Sum? Newtonian Gravitational Force is proportional to the Product of two masses. Or am I misunderstanding what you are getting at?

But the relationship for positive and negative masses is based on the articles I referenced above. You cannot simply assume the Newtonian formula works algebraically for negative mass in the same way as positive mass, as Newton did no experiments with, nor took into account negative masses in his formulation. We also have a much more sophisticated understanding of Gravity than Newton did as well.

Werner March 23rd, 2021 02:01 PM

Quote:

Originally Posted by whulorigan (Post 623585)
Sum? Newtonian Gravitational Force is calculated based on the Product of two masses. Or am I misunderstanding what you are getting at?

But the relationship for positive and negative masses is based on the articles I referenced above. You cannot simply assume the Newtonian formula works algebraically for negative mass in the same way as positive mass, as Newton did no experiments with, nor took into account negative masses in his formulation. We also have a much more sophisticated understanding of Gravity than Newton did as well.

I was going from memory, didn't have the equation right in front of me. We have no experience with negative mass at all, there are a few guesses. Antigravity would have tidal force, it would have a pan caking effect rather than a stretching on. The part of you that was closest to the antigravity source would be pushed away the hardest. Antigravity would obey the inverse square law just as gravity does. And while gravity bends space creating a gravity well, antigravity would create a gravity hill, light would bend away from the source of antigravity. Stable orbits are impossible to achieve as centrifugal force and antigravity both work in the same direction unlike with gravity where they cancel each other out to achieve orbit.

Time would move faster the higher up the antigravity well you would climb. Light traveling outward would be blue shifted. You can't make a black hole with negative mass, the event horizon would be turned inside-out and be something you cannot enter rather than escape from. Time would also be infinitely accelerated at that inside-out event horizon and a white hole would only last for an instant, there would be and explosion and it would be gone, while black holes last nearly forever!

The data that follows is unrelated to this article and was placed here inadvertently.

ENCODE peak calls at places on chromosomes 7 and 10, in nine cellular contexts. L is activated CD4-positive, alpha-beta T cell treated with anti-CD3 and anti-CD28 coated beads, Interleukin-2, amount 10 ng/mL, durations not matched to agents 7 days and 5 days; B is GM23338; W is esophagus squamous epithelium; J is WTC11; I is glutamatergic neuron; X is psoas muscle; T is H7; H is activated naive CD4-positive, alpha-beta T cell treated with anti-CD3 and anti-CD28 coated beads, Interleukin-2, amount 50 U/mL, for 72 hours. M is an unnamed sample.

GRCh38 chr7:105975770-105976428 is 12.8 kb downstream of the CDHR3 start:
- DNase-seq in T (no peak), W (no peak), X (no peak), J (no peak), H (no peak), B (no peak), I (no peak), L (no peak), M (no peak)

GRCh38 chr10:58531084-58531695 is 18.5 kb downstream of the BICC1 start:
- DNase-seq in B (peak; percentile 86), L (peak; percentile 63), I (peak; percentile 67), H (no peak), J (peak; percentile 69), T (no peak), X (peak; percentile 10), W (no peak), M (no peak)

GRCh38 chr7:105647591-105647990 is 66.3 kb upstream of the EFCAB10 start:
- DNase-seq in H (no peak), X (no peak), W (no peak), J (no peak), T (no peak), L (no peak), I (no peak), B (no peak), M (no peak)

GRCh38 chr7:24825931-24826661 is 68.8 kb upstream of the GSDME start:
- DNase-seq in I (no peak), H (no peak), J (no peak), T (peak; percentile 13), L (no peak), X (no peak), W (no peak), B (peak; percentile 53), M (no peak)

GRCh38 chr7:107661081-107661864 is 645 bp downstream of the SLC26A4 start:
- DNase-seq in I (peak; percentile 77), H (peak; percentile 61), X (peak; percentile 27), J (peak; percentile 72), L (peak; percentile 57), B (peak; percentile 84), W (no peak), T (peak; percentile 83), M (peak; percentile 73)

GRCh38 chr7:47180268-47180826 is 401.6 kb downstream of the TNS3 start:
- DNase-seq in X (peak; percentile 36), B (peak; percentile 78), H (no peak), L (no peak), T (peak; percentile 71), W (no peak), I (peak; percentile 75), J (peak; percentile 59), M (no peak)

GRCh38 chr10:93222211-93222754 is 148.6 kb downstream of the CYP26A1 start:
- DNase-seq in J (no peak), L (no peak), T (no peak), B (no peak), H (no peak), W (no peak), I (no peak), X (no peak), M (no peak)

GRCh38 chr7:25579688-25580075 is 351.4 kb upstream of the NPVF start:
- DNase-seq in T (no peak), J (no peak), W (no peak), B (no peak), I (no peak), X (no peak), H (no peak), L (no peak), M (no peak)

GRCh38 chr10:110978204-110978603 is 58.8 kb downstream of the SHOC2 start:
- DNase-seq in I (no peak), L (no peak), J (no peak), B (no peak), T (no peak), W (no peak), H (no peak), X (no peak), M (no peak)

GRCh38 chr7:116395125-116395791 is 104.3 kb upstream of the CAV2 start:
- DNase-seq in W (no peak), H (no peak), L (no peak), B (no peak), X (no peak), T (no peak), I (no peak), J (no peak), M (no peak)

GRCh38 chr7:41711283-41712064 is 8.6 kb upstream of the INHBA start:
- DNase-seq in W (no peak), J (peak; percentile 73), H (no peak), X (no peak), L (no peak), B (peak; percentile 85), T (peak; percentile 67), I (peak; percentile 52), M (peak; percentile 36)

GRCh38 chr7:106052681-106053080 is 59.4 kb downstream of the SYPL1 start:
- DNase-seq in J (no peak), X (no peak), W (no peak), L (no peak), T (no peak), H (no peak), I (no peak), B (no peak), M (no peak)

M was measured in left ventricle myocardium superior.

Also when negative mass comes in contact with positive mass, you have nullification rather than annihilation, whereas matter and antimatter produce energy, matter and negative matter just produce nothing. If you drop negative matter into a black hole, it shrinks, that is what Hawking radiation is, negative matter falling into a black hole leaving its positive matter twin particles to come out as radiation.

whulorigan March 23rd, 2021 04:06 PM

Quote:

Originally Posted by Werner (Post 623587)
... Antigravity would have tidal force, it would have a pan caking effect rather than a stretching one. The part of you that was closest to the antigravity source would be pushed away the hardest. Antigravity would obey the inverse square law just as gravity does. And while gravity bends space creating a gravity well, antigravity would create a gravity hill, light would bend away from the source of antigravity ... .

Time would move faster the higher up the antigravity well you would climb. Light traveling outward would be blue shifted. You can't make a black hole with negative mass, the event horizon would be turned inside-out and be something you cannot enter rather than escape from. Time would also be infinitely accelerated at that inside-out event horizon and a white hole would only last for an instant, there would be and explosion and it would be gone, while black holes last nearly forever!

Also when negative mass comes in contact with positive mass, you have nullification rather than annihilation, whereas matter and antimatter produce energy, matter and negative matter just produce nothing. If you drop negative matter into a black hole, it shrinks, that is what Hawking radiation is, negative matter falling into a black hole leaving its positive matter twin particles to come out as radiation.

All true.

Quote:

Originally Posted by Werner (Post 623587)
Stable orbits are impossible to achieve as centrifugal force and antigravity both work in the same direction unlike with gravity where they cancel each other out to achieve orbit.

But remember that much of the discussion depends on the equivalency principle. Inertial mass and gravitational mass are identical by all measurements to date (and General Relativity as formulated and observed to date requires their magnitudes to be identical). Now, all measurements to date have been measurements of positive inertial masses and positive gravitational masses, and it is clear that they are identical as regards their magnitude. But as to whether an object can have a positive value for one and a negative value for the other, that is a matter of conjecture. There is no reason to assume that they should not be identical in terms of sign for a given particle of mass, but neither is there a way to prove it to date. And there is no fundamental requirement from General Relativity that inertial mass and gravitational mass have the same sign. But conceptually there is no reason to think that they shouldn't.